Thirdly, although it is true to say that the lender is under a duty to obtain the best price reasonably obtainable, it is still well known in the real world that a forced sale can lead to a lower price without the lender being in breach of duty. Further, and more importantly for these purposes, leaving the borrower in possession will frequently lead to an earlier sale. This has in fact been recognised in the Court of Appeal in Target Home Loans Ltd v Clothier [1994] 1 All ER 439 (another case not referred to in Steele) where the court made an order for possession to take place in three months time so as to allow the sale to take place by the borrower because the prospects of an early sale were best served by leaving the property with the borrower. Nolan LJ at 447a:

    "On the evidence there is no way in which [the defendant] is going to meet [his mortgage commitments] except by the sale of this house. That leads directly to the question: is there a prospect of an early sale? If so, is it better in the interests of all concerned for that to be effected by him and his wife or by the mortgage company? If the view is that the prospects of an early sale for the mortgagees as well as for [the defendant] are best served by deferring an order for possession, then it seems to me that that is a solid reason for making such an order but the deferment should be short."


One more case

I am only aware of one case in the Court of Appeal where Steele has been referred to. This is Halifax v Ankerman [1999] EWCA Civ 697. Once again this was an application by an unrepresented borrower for permission to appeal, this time from a judge refusing an application to stay a warrant. Once again National and Provincial Building Society v Lloyd and Bristol & West Building Society v Ellis were not referred to. The only citation was from Steele. Chadwick LJ quoted part of the judgment of Nourse LJ referred to above and went on to say: "That is a passage which might well be kept in mind by mortgagors who labour under the belief that all they have to do is come to court to say that the property is now on the market; and then expect the court to stay whatever order for possession is in force."

The judge had taken the view on the evidence that there was no sufficient evidence to enable him to exercise his discretion under s36. The Court of Appeal agreed. However, it all became academic because on the day before the hearing the lender had become aware of the borrower's attempts to market the property and agreed to an order allowing time for the property to be sold. Chadwick LJ:

    "The Halifax has taken the view, sensibly, if I may so, that it might well be to its own benefit, as well as to the benefit of Mr Ankerman, if the property were marketed by the agents currently instructed, with Mr Ankerman and his family in occupation."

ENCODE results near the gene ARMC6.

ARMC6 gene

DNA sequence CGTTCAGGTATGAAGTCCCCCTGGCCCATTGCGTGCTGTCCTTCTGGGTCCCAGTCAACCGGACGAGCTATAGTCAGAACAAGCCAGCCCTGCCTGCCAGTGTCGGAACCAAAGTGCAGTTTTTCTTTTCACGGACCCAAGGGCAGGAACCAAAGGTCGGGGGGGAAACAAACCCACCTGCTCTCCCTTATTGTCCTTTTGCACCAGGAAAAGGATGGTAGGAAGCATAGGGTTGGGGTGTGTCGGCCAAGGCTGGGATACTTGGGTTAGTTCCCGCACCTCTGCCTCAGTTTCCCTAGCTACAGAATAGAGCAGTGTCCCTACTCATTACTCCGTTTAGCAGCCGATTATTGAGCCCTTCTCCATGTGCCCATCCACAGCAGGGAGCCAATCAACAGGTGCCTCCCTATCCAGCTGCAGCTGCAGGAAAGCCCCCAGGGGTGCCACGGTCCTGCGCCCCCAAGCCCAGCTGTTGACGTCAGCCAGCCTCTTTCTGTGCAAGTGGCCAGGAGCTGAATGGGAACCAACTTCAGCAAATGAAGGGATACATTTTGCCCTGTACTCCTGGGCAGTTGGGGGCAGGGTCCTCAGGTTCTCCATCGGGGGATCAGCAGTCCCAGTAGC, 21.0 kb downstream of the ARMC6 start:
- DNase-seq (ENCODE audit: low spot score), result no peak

The order was suspended for 56 days for the property to be sold but subject to a condition that the borrower should keep the lender informed as to the progress of the sale and permission to the lender to apply to lift the suspension if it became concerned that the borrower was not making genuine attempts to sell.


The protocol

It should also be borne in mind that the pre-action protocol for mortgage possession claims states as follows (para 6.2):

    "If a borrower can demonstrate that reasonable steps have been or will be taken to market the property at an appropriate price in accordance with reasonable professional advice, the lender must consider postponing starting a possession claim. The borrower must continue to take all reasonable steps actively to market the property where the lender has agreed to postpone starting a possession claim."



At the end of the day we are back to where we started. The only test is the one set out in the governing statutory provision, s36 of the 1970 Act: Is the borrower likely to be able to repay the sum due under the mortgage - in this case as a result of a sale - within a reasonable period? If there is any judicial gloss on that it is simply that there must be "clear evidence" to that effect. National and Provincial Building Society v Lloyd and Bristol & West Building Society v Ellis make it clear that this is simply a matter of the court's discretion on the individual facts of the case. The protocol also now encourages lenders to allow the borrower to arrange the sale. Obviously borrowers can't just "come to court to say that the property is now on the market; and then expect the court to stay whatever order for possession is in force". On the other hand there is no arbitrary time limit whether as a matter of law or practice. There is no requirement that exchange of contracts must have taken place.

Those who rely upon Steele without also referring to the earlier Court of Appeal authorities have not read it, fail to appreciate how precedent works (not every utterance of a judge in the Court of Appeal represents the law) or are deliberately misleading the court.